Ongoing demand for migrant labor, wage differentials and the desire to reunite with family often led migrants to return to the United States after being deported to Mexico. As a result, authorities expelled many people on multiple occasions. They removed Alfonso, a 27-year-old man who first entered the United States in 1968, seven times during his first five years in the country. In 1977, officers in El Paso apprehended Laura Mendarez-Pérez, who supposedly had 48 prior deportations. Officials in San Diego claimed to have detained another man 25 times. As the immigration commissioner put it during a television interview in the late 1970s, &ldquoWe catch them in the morning, we deport them in the afternoon. We apprehend them. We deport them. We deported one guy five times in one day out of El Paso. It&rsquos just an unbelievable revolving door.&rdquo The number of people deported who had at least one previous expulsion increased from fewer than 14,000 in 1965 (13% of all deportees) to more than 372,000 in 1985 (35% of all deportees).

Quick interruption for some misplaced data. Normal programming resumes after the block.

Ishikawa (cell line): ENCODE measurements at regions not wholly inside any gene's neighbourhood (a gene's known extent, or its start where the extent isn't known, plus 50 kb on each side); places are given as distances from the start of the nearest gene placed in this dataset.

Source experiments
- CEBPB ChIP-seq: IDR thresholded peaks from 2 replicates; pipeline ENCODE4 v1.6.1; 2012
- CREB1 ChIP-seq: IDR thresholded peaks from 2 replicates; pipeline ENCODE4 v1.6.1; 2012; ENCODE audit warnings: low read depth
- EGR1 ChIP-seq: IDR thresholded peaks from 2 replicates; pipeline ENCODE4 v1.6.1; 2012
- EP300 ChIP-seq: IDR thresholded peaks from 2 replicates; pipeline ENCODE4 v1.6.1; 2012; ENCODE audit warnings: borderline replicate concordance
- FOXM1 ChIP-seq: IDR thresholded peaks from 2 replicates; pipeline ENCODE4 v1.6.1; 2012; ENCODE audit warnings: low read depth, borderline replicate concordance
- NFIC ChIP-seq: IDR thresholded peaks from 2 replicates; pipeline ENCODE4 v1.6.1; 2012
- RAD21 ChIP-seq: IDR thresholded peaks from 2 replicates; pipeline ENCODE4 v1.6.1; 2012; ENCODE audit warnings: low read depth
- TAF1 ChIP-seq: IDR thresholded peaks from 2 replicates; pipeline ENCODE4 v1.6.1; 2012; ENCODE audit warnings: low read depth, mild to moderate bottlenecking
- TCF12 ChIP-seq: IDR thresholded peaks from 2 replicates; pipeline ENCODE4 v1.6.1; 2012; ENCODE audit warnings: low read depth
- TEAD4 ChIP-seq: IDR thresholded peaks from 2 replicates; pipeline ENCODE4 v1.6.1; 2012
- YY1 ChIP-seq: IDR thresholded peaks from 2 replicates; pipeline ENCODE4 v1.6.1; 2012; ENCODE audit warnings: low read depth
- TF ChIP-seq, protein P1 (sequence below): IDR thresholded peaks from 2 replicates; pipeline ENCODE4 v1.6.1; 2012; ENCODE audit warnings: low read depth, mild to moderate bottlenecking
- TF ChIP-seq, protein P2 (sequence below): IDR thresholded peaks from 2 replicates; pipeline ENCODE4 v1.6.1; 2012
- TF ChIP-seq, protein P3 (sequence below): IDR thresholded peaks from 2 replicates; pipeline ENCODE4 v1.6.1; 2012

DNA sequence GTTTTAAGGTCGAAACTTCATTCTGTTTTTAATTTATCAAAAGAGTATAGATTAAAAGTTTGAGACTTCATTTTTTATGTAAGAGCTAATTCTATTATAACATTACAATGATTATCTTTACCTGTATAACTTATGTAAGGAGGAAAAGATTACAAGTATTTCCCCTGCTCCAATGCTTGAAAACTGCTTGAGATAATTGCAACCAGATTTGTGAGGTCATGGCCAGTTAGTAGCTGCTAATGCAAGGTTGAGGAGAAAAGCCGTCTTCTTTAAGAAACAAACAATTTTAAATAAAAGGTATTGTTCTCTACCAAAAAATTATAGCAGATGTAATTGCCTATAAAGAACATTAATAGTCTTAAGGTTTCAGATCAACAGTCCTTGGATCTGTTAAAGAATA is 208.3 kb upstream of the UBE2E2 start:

The nature of border enforcement angered agents on the ground, but it actually served the interests of the immigration bureaucracy. As sociologist Gilberto Cárdenas has noted, authorities turned to statistics to create &ldquoa sense of alarm, urgency and a call for action.&rdquo They used the ever-rising number of apprehensions and deportations inherent to the revolving door system to simultaneously celebrate their &ldquoaccomplishments&rdquo and to draw attention to the dire need for additional funding, all while helping to fulfill the United States&rsquo labor needs, since migrant workers continued to cross the border.
&ldquoThe pressure from the top people in the administration . . . is extreme,&rdquo a former statistician for the immigration service explained in the mid-1970s. &ldquoWe are told periodically that &lsquothe heats [sic] on,&rsquo and we know that we had better get to work and make it look like we&rsquore after the &lsquodevils&rsquo who are taking away the jobs from the little-man.&rdquo To do so, he and his colleagues turned to the media, which he described as &ldquoone of our best tools in emphasizing the threat that the illegals pose to the stability of the economy.&rdquo The media obliged with xenophobic coverage that scapegoated Mexicans for the country&rsquos economic woes.